Know Your Running Lingo

Do you know the abbreviations and acronyms of running?

Running isn’t always easy, and neither is learning the sport’s language in the beginning. Training terms are one thing. But abbreviations can be head-scratchers. Knowledge is power, though, and once you’re familiar with them, they’ll make sense—for the most part anyway.

Here’s a handy reference guide, so you aren’t left saying “WTF?!” when a friend says, “My BQ time was a PR by 5 minutes. Looks like upping my MPW really helped!”

PR: Congrats! A PR is your personal record at any specific distance. You may also hear, or use, the term PB (personal best).

CRThis stands for course record, as in the fastest time on a set course.

NRA national record is the fastest time ever recorded by citizen of a specific nation at a specific distance.

OR: An Olympic record is the quickest time set in an event in the Olympic Games.

WRWorld records are the fastest time ever posted for a given event.

DFL: Finishing dead f-ing last should be worn as a badge of honor. A finish is a finish, and is way more of an accomplishment than not starting in the first place.

DOMS: Running friends tend to have short-term memory loss when it comes to the delayed onset muscle soreness that kicks in the day after a race or big training day. You’ll most likely find yourself avoiding steps for a while, but it will eventually go away on its own. Look at it as a reminder to take it easy after your hard effort.

DNF: Even the most carefully planned race efforts can go awry. And sometimes you have to call it quits. The DNF listed in the results means “did not finish.” Learn something from the experience and move on.

DNS: Life, injuries or a less than stellar training cycle may keep you from the start line of a race you are registered to run. If that’s the case, you’ll see this abbreviation, meaning did not start, by your name. There’s always next time!

LSD: Long, slow distance runs are a training plan staple when preparing for longer events like half marathons and marathons.

MPM: Minutes per mile represents how many minutes it takes you to run a mile. There is no right number here, only what works for you! And no, you do not have to hit a certain MPM to be considered a “real” runner.

MPW: For those of you who track your steps, you are probably familiar with the idea of miles per week. Your weekly mileage total, which will fluctuate during a training cycle, gives an indication of your base and endurance. If you have a coach, this is something they’ll want to know.

BQ: A Boston qualifying time is your ticket to run the Boston Marathon. The specific time needed depends upon your age and gender, and varies from year to year. Go to the Boston Athletic Association’s website to learn more.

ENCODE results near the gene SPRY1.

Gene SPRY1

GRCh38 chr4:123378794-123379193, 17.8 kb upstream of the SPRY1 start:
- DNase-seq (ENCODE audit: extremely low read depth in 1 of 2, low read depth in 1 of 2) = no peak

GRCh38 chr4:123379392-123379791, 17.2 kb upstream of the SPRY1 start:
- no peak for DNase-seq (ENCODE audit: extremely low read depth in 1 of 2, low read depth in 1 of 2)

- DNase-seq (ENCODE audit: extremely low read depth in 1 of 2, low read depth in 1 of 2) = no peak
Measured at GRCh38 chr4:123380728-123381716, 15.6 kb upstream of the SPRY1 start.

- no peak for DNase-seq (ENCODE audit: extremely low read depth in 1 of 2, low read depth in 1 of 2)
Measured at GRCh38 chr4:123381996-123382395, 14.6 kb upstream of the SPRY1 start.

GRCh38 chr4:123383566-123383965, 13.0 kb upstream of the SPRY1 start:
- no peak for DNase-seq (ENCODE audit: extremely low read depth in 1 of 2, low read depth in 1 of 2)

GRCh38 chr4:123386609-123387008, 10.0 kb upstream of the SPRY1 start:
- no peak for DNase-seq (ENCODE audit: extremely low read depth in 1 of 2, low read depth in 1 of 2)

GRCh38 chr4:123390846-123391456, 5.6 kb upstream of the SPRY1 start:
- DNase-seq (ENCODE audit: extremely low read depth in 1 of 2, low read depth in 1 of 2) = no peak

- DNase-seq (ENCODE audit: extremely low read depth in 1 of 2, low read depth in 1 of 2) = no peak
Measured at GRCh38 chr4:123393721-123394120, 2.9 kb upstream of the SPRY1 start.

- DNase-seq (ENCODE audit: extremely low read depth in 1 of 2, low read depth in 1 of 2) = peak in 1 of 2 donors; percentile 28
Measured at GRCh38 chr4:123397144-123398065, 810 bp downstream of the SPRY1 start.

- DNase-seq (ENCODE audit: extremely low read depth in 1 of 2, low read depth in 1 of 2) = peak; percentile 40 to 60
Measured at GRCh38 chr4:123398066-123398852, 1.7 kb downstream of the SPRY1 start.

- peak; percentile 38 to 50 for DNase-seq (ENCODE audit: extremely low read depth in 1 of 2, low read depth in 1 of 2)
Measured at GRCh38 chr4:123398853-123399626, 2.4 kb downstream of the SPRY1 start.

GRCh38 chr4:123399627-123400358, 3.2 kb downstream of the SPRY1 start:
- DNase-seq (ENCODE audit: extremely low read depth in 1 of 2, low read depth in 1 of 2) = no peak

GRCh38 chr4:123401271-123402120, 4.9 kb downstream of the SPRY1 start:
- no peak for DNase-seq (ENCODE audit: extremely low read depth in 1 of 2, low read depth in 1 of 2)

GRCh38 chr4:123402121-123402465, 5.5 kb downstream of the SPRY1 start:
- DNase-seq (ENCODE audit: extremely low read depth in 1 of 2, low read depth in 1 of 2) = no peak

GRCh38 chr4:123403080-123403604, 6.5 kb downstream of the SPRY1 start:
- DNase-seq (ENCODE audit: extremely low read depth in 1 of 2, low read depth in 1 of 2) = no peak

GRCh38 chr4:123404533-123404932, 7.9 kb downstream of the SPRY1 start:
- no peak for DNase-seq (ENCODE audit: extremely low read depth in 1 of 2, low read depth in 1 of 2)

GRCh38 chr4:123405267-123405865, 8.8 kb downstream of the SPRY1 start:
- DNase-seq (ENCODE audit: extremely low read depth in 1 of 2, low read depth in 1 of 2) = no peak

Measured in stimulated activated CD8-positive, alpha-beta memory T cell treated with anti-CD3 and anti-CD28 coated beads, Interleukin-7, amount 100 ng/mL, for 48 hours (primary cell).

FKT: Some runs and trails aren’t made for races, but you can still go fast. The fastest known time on each route is the one to beat and compare yourself to. Most us, though, are more inclined to set personal FKTs.

GPS: The Global Positioning System’s ability to track your location and movement has become so known by its acronym that relatively few people spell it out anymore. The technology is a common feature on many running watches.

RICE: Rest, ice, compression and elevation are the initial go-to treatments for most running injuries.

XT: Cross-training exercises are non-running-based activities, like swimming, yoga and cycling, that help to improve overall fitness.

HR: Heart rate is how many times your heart contracts in a minute. Since it’s the measure of BPM, beats per minute, you may also see it referenced as such.

HRM: Sure, you can check your heart rate using your fingers at a pulse point, but a handy heart rate monitor (wrist based or a chest strap) can do it for you.

MHR: Maximum heart rate is the fastest heart rate an individual can achieve. For hard training runs, you’ll sometimes be instructed to workout at 60 to 85 percent of MHR.

RHR: Resting heart rate is the number of times your heart beats per minute while at rest, like when you first wake up in the morning. It will vary depending upon fitness, fatigue, age, gender and overall health.

VK: Vertical K or vertical kilometer race, an uphill trail race that sends runners 1,000 meters up a trail as steeply as possible. (The actual horizontal distance of a vertical K race will range from 2K to 5K, depending on the slope of the trail.)

Allison Pattillo

Motiv Running senior editor Allison Pattillo writes about running, health, nutrition, gear and travel from her home in Colorado. When it comes to gear, she’s a fan of tall running socks, short running skirts and wearing her hat backwards. Even with a BQ and a few podium finishes (all triathlons should be run, bike, canoe!), Allison finds more inspiration from running in beautiful places and exploring on the run instead of the numbers on a stopwatch. She looks forward to the day when she finds her ultimate running dog, which, at this point, may be more bulldog than border collie.